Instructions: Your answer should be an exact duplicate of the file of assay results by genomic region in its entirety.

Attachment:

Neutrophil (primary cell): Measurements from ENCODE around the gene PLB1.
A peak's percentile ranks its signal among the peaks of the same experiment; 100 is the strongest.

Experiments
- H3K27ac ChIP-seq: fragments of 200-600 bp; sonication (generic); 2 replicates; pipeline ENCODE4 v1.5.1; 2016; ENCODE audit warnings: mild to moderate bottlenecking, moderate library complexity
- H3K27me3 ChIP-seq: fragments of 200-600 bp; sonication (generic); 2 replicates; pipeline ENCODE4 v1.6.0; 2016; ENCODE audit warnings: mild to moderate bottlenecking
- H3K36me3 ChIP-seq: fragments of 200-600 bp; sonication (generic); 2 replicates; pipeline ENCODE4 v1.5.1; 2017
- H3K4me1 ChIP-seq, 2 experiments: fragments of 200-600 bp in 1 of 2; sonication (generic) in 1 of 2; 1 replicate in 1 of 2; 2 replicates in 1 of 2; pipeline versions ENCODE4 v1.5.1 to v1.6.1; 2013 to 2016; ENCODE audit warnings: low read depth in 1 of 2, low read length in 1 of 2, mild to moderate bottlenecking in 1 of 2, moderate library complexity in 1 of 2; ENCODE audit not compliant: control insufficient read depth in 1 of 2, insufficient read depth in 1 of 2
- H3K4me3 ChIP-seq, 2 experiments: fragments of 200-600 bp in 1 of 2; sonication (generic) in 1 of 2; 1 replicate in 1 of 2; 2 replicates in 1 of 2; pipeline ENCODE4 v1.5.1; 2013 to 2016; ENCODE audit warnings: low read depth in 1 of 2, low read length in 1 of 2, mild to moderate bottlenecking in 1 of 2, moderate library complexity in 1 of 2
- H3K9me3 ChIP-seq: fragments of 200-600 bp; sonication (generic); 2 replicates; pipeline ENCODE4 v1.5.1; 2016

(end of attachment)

Neutrophil (primary cell): Measurements from ENCODE around the gene PLB1.
A peak's percentile ranks its signal among the peaks of the same experiment; 100 is the strongest.

Experiments
- H3K27ac ChIP-seq: fragments of 200-600 bp; sonication (generic); 2 replicates; pipeline ENCODE4 v1.5.1; 2016; ENCODE audit warnings: mild to moderate bottlenecking, moderate library complexity
- H3K27me3 ChIP-seq: fragments of 200-600 bp; sonication (generic); 2 replicates; pipeline ENCODE4 v1.6.0; 2016; ENCODE audit warnings: mild to moderate bottlenecking
- H3K36me3 ChIP-seq: fragments of 200-600 bp; sonication (generic); 2 replicates; pipeline ENCODE4 v1.5.1; 2017
- H3K4me1 ChIP-seq, 2 experiments: fragments of 200-600 bp in 1 of 2; sonication (generic) in 1 of 2; 1 replicate in 1 of 2; 2 replicates in 1 of 2; pipeline versions ENCODE4 v1.5.1 to v1.6.1; 2013 to 2016; ENCODE audit warnings: low read depth in 1 of 2, low read length in 1 of 2, mild to moderate bottlenecking in 1 of 2, moderate library complexity in 1 of 2; ENCODE audit not compliant: control insufficient read depth in 1 of 2, insufficient read depth in 1 of 2
- H3K4me3 ChIP-seq, 2 experiments: fragments of 200-600 bp in 1 of 2; sonication (generic) in 1 of 2; 1 replicate in 1 of 2; 2 replicates in 1 of 2; pipeline ENCODE4 v1.5.1; 2013 to 2016; ENCODE audit warnings: low read depth in 1 of 2, low read length in 1 of 2, mild to moderate bottlenecking in 1 of 2, moderate library complexity in 1 of 2
- H3K9me3 ChIP-seq: fragments of 200-600 bp; sonication (generic); 2 replicates; pipeline ENCODE4 v1.5.1; 2016